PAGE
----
The picture above is by the well-known late C19 landscape artists John Fullwood, of a scene off North Street that no longer exists. Fullwood was not all that common in that beside his landscape work, he took time to document some of the Black Country’s poorest parts, most notably a series of etchings of Wolverhampton prior to the modernisation works throughout the 1880s. They give a fascinating insight into the conditions of the poor in the late nineteenth century, and really focus on the squalor and ramshackleness of the lodgings. Note the colourings above – brown is not associated in the popular imagination with many things – the lack of straight lines in the properties, the huddled stance of the small group.
A painting is not a photograph. Indeed, not even a photograph is a true representation of history, but a painting in particular comes loaded with meaning imparted by the artist. His views and opinions are in there, his prejudice and disgust too. I tend towards defining history as an art, rather than a science – there are no observable, valid, reliable observations that you would hope for in a managed experiment, just a series of viewpoints and representations.
One of my key motivations in my PhD study is to research and illuminate the lives of the very poorest. This is notoriously tricky – that “history is written by the winners” is not an aphorism but a truism. And in the nineteenth century, as before and as today, the poor are never winners. The documents historians use for sources were overwhelmingly compiled by authorities, those with interests such as capital or land, or seemingly impartial observers with an agenda of their own, such as John Fullwood here. Very rarely does one find written records from genuinely poverty-stricken inhabitants of the past. Those that have come to light, such as the Essex pauper letters and the digitised Old Bailey transcripts have proved to be completely fascinating, but they’re still in a tiny minority of records.
The idea of “history from below” was a complete change of tack in history when Lucien Febvre coined the phrase in 1932. I’ve loved reading Braudel’s The Mediterranean for its sweeping, elegant approach in doing just that, starting from the below-est, the soil, the mountains, the sea itself and moving through the slow cycles of social and economic life. In this country, it was the likes of EP Thompson and Raphael Samuel who embraced this approach: Thompson’s The Making of The Working Class in England is still the standard text on the subject both in subject matter and methodology; and Samuel embraced one of the great untapped sources in recording the oral history of Arthur Harding, one-time resident of Bethnal Green’s Old Nichol, before that memory passed into an unreachable distance of time. More recent theoretical developments like postcolonialist subaltern studies and Alltagsgeschichte, the microhistory of everyday life, have proved there are plenty of new ways to rescue those without agency to speak for themselves from “the enormous condescension of poverty”, to quote Thompson’s most famous expression.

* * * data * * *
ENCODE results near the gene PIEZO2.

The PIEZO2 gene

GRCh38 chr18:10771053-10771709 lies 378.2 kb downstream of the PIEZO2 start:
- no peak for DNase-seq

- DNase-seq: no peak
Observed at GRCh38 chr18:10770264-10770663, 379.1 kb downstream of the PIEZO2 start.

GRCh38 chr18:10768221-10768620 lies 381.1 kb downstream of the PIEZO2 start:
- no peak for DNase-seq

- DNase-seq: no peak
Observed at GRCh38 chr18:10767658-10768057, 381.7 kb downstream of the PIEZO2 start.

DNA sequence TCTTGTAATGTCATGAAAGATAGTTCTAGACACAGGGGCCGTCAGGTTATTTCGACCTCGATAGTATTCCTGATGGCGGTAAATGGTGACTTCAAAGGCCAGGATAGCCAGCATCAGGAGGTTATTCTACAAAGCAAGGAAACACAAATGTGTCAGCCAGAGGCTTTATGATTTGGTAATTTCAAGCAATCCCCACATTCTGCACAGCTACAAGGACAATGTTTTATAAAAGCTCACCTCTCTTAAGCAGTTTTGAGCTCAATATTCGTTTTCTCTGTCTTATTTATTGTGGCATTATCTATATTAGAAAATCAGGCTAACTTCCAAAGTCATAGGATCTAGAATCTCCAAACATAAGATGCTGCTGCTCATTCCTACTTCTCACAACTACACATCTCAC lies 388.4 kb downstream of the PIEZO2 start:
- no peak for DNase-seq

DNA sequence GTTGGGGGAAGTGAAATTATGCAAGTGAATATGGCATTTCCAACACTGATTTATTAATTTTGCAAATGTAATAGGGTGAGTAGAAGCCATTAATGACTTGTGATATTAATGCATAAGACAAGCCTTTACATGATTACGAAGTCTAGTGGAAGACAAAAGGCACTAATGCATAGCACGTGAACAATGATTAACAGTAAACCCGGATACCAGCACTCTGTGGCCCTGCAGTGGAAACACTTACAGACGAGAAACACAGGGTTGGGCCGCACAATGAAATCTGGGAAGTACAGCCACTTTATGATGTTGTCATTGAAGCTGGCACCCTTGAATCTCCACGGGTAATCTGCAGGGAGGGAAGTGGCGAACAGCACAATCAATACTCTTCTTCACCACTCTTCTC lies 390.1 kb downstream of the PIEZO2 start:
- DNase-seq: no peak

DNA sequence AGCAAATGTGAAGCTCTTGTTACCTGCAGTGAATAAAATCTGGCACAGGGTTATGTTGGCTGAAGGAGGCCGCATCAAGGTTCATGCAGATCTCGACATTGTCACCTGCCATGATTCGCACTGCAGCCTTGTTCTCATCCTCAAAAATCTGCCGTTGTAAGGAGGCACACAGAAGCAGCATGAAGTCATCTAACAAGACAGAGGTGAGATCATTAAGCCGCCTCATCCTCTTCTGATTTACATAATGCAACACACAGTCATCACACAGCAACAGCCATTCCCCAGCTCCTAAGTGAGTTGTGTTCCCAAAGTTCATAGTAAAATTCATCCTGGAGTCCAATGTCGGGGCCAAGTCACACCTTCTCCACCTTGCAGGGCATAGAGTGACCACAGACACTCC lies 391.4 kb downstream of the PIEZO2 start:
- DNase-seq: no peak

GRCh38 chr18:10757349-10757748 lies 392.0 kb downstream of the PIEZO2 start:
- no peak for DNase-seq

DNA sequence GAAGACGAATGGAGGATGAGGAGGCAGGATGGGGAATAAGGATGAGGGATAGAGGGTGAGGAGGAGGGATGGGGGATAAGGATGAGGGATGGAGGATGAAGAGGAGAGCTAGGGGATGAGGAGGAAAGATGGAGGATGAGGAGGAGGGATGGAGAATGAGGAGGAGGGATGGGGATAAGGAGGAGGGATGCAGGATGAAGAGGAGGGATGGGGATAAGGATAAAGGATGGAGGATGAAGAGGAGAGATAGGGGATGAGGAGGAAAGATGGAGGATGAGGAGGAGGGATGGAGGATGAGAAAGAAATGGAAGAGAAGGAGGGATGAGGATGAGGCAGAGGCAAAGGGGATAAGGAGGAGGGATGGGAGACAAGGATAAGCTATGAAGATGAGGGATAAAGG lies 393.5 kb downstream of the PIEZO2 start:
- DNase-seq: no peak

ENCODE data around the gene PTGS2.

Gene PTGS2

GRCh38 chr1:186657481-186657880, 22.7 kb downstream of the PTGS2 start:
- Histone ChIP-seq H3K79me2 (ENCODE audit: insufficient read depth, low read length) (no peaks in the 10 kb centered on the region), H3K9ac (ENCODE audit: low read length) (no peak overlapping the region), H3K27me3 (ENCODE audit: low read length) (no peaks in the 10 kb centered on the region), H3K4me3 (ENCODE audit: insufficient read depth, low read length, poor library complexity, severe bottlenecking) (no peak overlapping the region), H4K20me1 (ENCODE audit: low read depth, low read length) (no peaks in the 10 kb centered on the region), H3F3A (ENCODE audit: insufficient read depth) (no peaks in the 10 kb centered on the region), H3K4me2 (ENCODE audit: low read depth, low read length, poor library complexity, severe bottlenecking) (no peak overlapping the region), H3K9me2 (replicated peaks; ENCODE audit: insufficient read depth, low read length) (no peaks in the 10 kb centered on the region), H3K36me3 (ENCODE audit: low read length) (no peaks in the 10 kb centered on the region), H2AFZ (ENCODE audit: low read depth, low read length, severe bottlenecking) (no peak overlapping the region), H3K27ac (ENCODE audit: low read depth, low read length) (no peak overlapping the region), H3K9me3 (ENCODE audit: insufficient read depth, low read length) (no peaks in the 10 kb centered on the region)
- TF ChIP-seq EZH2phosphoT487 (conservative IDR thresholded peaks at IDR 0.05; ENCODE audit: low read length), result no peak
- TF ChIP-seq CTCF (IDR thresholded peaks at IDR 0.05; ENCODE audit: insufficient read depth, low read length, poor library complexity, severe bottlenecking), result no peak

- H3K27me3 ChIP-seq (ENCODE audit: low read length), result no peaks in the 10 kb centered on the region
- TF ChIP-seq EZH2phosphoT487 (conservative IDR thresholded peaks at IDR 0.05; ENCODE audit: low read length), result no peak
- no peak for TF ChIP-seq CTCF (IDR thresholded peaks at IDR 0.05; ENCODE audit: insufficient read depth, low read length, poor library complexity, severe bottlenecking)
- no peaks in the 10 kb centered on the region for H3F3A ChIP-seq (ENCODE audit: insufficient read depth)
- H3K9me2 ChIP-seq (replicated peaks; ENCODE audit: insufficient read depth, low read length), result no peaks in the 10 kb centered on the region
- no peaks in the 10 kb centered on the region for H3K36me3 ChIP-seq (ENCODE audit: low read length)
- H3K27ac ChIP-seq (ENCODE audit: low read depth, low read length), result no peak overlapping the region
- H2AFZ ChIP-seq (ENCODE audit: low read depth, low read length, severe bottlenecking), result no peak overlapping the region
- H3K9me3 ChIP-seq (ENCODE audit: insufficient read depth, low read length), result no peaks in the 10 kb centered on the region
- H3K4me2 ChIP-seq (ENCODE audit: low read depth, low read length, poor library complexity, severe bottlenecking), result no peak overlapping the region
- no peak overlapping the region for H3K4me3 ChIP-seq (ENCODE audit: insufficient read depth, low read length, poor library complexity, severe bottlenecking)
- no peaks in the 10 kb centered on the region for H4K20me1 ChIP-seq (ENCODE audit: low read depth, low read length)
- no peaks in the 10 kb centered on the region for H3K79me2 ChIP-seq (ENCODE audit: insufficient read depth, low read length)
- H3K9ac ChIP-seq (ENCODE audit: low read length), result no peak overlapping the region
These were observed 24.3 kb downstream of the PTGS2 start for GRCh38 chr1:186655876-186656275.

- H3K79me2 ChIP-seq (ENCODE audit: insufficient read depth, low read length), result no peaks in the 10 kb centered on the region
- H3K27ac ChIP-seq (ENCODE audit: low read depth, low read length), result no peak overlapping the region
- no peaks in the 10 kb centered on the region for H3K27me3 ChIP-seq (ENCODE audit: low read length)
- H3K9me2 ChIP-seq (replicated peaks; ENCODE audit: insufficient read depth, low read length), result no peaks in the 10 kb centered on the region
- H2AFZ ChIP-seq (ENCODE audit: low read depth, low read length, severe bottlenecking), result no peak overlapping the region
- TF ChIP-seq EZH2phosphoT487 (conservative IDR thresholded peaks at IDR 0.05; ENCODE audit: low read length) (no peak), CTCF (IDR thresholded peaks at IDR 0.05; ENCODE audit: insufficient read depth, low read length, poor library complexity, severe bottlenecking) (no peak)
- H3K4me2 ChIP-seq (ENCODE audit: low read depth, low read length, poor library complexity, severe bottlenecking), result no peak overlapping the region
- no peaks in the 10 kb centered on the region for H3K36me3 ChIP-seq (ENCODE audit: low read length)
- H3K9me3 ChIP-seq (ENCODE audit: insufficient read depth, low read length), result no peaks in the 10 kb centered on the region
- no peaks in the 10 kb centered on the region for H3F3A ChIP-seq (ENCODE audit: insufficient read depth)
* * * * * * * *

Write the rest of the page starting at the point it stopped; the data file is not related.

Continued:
I’m still feeling my way around the critical and theoretical structures that I’ll be employing to frame my research. I’m fascinated by the idea of reconstructing the everyday lives of those who never recorded them, and in doing so showing that the poor – or the residuum, or the dangerous classes, however they might have been referred to – were not only human beings with thoughts and feelings every bit as complicated as the elites looking down on them, but real actors, shaping their worlds in defiance of the pressures on them from all around.
The discussion of what form history from below can take was the subject of a fascinating online seminar last year. One post that particularly interested me was Brodie Waddell‘s on what the idea means in the real world, outside of ivory, or other sorts of towers. He mentions the amazing work done by local history groups, family historians and genealogists (even Who Do You Think You Are, which I totally agree with) and those involved in accessible education.
the pioneers of ‘history from below’ spent much of their time teaching quite different types of students: E.P. Thompson wrote The Making whilst working for the Workers’ Educational Association in Yorkshire’s industrial towns; Eric Hobsbawm spent his entire academic career teaching evening classes at Birkbeck College; Raphael Samuel founded the History Workshop movement amongst the trade unionists of Ruskin College.
I found this pretty challenging. Certainly it’s good to give voice to the voiceless of the past – but how can I then go on to give agency, through this beautiful medium of history, to the voiceless today. After all, the poor you have with you always.